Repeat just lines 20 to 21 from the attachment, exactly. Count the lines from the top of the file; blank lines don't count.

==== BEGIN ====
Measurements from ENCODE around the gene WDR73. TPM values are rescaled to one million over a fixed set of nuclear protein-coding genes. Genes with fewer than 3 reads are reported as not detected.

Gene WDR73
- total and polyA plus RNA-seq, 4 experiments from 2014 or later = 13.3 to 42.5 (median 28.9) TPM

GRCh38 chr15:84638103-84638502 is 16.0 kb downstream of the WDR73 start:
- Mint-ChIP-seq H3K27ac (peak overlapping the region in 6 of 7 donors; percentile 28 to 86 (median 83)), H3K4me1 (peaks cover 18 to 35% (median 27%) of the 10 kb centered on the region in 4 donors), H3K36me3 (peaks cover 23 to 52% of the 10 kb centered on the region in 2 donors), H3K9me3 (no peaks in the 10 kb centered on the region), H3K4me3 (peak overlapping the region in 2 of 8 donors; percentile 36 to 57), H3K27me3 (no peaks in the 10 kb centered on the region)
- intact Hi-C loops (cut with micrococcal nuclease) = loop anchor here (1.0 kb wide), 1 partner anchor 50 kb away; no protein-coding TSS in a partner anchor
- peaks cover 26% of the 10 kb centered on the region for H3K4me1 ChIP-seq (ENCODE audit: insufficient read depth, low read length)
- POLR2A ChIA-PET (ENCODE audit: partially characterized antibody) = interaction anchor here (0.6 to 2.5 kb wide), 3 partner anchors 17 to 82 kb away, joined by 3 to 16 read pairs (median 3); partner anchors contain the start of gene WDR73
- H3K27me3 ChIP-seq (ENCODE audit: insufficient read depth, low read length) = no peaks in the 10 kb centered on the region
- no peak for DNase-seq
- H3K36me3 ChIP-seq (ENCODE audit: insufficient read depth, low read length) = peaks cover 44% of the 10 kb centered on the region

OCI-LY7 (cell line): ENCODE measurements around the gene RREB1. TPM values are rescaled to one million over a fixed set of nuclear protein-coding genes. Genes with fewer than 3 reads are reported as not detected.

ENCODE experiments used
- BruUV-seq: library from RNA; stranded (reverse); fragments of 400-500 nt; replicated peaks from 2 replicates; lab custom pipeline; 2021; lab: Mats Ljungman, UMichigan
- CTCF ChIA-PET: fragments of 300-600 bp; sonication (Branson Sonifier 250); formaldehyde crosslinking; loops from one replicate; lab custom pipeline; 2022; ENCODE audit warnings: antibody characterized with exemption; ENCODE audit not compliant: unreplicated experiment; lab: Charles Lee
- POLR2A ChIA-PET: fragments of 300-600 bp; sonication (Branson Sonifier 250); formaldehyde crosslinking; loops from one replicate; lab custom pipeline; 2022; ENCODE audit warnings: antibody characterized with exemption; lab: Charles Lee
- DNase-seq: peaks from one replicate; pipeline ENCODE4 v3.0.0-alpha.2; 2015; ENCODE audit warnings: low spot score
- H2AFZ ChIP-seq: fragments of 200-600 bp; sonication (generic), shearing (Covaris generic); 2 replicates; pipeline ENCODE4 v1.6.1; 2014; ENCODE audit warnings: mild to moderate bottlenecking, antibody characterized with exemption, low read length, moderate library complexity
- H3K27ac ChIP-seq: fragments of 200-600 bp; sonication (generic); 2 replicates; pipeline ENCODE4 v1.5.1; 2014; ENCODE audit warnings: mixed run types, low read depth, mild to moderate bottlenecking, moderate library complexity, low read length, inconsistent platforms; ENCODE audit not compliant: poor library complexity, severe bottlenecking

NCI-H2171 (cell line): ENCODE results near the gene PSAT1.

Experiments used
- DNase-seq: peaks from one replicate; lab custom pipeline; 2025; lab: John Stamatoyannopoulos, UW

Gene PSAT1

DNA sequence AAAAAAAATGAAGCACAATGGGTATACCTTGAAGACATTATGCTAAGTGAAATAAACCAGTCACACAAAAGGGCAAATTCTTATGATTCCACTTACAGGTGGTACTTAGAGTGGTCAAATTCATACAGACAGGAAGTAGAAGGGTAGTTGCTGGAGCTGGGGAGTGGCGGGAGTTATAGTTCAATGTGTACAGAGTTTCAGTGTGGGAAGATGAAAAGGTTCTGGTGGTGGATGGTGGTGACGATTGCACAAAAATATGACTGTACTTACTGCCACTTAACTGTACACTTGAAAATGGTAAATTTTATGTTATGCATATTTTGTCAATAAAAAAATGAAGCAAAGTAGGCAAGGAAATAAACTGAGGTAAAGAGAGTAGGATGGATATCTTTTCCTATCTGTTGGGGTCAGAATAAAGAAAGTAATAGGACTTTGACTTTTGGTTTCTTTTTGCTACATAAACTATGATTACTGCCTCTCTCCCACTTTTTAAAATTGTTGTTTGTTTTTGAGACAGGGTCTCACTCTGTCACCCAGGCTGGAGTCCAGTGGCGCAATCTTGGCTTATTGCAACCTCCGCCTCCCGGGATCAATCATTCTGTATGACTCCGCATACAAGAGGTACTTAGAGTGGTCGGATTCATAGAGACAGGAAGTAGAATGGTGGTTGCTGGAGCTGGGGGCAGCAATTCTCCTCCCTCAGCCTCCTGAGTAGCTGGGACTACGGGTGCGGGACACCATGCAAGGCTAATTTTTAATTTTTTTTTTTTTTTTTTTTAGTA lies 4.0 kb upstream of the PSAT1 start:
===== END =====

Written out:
NCI-H2171 (cell line): ENCODE results near the gene PSAT1.

Experiments used